The Biden administration has expanded the types of degrees that can qualify international students for a three-year work permit after graduation in an effort to grow U.S. competitiveness in math and science fields.
The Department of Homeland Security added 22 new degree programs to its list of fields that make graduates eligible to work up to three years in the U.S. under the Optional Practical Training program. The additional degrees added Friday include forestry, climate science, data science, financial analytics and some social sciences.
Under OPT, foreign students who graduate from American universities may stay and work in the U.S. for one year after graduation, at which point they would need to apply for a work visa. Though some may have country-specific visas available, many graduates find themselves vying for a coveted slot in an annual lottery for just 85,000 H-1B specialty occupation visas.
However, those who complete degrees in designated science, math, engineering or technology degrees may extend those work permits for an additional two years, giving them more time to work in the U.S. and more chances to secure a visa in the H-1B lottery.
“STEM innovation allows us to solve the complex challenges we face today and make a difference in how we secure and protect our country,” Homeland Security Secretary Alejandro Mayorkas said in a statement. “Through STEM education and training opportunities, DHS is expanding the number and diversity of students who excel in STEM education and contribute to the U.S. economy.”
Jon Baselice, vice president of immigration policy for the U.S. Chamber of Commerce, praised the announcement, saying the changes will help alleviate the country’s labor shortage.
“These targeted actions will help American companies meet their critical workforce needs moving forward and is one of a series of key actions needed to address the workforce shortage crisis,” he said in a statement.
Linda Moore, CEO and president of TechNet, an association that counts Apple, Google and Zoom among its members, said the policy change would “increase STEM talent, strengthen our economy, and increase America’s global competitiveness.”
“We also urge Congress to come together and pass much-needed immigration reforms that can provide further relief to businesses and spur innovation and economic growth,” she added in her statement.
The change also signals a shift in stance toward high-skilled work visas from the prior administration.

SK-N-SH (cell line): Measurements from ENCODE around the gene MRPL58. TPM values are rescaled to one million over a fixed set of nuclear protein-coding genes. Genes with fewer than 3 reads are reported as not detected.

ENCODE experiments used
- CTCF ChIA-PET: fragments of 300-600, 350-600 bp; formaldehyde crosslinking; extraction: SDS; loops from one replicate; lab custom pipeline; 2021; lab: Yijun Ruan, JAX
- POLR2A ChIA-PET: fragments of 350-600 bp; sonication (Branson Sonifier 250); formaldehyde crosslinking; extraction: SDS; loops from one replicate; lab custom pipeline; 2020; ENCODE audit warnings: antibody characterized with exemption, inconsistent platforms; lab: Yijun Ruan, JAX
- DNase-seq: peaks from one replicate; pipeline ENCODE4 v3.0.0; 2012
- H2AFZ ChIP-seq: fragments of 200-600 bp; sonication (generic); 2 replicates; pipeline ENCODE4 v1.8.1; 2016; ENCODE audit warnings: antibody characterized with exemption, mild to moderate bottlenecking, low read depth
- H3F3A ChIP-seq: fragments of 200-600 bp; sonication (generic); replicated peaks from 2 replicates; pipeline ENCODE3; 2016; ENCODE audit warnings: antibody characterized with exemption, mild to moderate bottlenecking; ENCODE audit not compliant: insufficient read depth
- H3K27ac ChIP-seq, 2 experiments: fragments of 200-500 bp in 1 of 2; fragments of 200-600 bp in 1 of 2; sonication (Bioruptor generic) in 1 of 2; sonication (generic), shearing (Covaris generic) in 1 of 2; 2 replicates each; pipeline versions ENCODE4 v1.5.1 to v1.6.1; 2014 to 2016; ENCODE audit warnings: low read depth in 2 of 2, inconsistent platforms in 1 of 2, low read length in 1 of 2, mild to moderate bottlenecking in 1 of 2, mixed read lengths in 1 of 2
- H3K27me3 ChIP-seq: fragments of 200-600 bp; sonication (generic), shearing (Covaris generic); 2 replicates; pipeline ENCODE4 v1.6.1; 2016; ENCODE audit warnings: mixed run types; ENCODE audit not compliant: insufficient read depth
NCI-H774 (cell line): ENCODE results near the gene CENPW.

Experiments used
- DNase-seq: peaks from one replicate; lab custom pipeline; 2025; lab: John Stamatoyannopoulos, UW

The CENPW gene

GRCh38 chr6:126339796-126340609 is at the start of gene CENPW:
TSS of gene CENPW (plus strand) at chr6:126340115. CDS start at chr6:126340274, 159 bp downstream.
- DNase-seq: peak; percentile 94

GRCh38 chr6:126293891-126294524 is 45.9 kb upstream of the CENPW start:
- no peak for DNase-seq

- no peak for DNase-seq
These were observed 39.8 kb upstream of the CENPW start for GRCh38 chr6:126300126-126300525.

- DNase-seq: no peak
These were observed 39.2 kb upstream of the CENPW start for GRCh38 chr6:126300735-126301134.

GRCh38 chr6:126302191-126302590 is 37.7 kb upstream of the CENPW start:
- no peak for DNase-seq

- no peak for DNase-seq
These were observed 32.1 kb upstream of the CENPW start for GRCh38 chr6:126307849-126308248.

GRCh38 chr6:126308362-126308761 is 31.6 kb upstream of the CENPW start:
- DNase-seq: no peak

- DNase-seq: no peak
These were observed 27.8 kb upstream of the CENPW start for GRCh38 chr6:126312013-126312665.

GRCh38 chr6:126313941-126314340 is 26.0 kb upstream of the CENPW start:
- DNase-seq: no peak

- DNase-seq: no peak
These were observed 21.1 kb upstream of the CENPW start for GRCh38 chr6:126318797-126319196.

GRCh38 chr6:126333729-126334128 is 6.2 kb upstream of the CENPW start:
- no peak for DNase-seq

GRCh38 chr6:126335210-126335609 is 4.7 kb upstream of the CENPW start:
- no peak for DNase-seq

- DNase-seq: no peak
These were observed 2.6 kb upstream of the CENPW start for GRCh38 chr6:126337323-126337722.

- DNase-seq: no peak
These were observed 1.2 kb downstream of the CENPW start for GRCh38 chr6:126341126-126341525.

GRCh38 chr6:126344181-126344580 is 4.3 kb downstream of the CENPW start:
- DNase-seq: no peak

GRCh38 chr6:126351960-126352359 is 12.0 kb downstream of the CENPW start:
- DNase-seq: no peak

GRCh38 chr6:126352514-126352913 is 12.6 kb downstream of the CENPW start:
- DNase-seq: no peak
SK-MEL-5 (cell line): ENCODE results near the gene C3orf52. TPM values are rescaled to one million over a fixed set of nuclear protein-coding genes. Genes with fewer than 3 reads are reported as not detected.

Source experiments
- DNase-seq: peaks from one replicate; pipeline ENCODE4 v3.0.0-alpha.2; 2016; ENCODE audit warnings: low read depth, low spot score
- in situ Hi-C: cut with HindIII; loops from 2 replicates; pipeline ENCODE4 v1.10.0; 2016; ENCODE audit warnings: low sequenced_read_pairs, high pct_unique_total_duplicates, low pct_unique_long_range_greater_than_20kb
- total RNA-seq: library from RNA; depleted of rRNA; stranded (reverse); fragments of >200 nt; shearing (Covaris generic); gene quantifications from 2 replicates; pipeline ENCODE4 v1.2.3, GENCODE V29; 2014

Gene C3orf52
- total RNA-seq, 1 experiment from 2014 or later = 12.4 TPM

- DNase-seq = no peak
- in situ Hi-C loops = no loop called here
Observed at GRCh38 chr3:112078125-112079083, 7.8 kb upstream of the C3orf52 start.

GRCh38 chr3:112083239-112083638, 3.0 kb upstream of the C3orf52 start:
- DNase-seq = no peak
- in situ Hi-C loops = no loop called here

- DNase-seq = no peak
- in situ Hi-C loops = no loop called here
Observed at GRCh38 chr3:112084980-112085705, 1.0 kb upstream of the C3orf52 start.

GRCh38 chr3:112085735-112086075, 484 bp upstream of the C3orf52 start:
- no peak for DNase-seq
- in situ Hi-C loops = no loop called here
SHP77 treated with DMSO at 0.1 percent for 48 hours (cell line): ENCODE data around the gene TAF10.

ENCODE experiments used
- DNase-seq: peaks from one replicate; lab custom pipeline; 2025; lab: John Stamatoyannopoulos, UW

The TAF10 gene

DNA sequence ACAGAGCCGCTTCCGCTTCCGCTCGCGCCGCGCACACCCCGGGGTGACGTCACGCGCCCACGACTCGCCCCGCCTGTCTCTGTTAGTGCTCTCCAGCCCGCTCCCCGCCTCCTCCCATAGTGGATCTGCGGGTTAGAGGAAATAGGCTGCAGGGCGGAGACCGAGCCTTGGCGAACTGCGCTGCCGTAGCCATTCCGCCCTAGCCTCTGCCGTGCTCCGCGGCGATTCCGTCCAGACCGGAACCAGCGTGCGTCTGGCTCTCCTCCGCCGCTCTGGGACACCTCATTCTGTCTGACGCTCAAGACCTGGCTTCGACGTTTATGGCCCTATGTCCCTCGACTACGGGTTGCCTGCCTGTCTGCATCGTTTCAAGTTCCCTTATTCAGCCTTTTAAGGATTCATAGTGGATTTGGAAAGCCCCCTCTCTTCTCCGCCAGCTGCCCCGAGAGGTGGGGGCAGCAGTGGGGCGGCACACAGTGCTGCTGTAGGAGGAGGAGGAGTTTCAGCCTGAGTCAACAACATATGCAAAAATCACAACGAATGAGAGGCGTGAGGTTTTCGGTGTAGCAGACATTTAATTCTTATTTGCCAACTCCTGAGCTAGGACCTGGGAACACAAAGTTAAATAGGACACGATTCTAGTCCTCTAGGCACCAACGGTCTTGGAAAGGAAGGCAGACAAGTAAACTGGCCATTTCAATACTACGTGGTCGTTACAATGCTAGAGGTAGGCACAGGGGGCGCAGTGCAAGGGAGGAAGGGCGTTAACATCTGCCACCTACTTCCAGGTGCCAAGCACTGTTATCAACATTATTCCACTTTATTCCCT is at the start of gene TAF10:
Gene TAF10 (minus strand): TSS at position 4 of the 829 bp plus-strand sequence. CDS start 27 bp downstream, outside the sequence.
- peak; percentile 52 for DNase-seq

Trump administration officials issued policies that ramped up scrutiny of visa requests and renewals and attempted to revamp the H-1B lottery to prioritize those offered the highest salaries — a move critics said would lock out recent graduates.
Former Homeland Security chief Chad Wolf also hinted the OPT STEM program could be on the chopping block, though the administration never scrapped the program.
While immigration policy is typically divisive on Capitol Hill, the work permit program is one issue that generally draws bipartisan support.
In June 2020, amid rumors the program could be nixed, 21 House Republicans wrote the Trump administration urging officials to protect OPT STEM.
They asked the then-leaders of DHS and the State Department to “adopt appropriately streamlined processes” to ensure foreign students can enter the U.S. despite pandemic-era border closures. They also called for preserving STEM OPT, saying it “allows our country to globally compete for market share of international students.”
“As countries like Canada, the United Kingdom, China and Australia bolster immigration policies to attract and retain international students, the last thing our nation should do in this area is make ourselves less competitive by weakening OPT,” the lawmakers wrote.
However, some immigration restrictionists oppose measures to bring more foreign citizens into the workforce. RJ Hauman, government relations director at the Federation for American Immigration Reform, which pushes for lower levels of immigration, said in a statement Friday that the change marks “another loss for young American workers saddled with student loan debt.”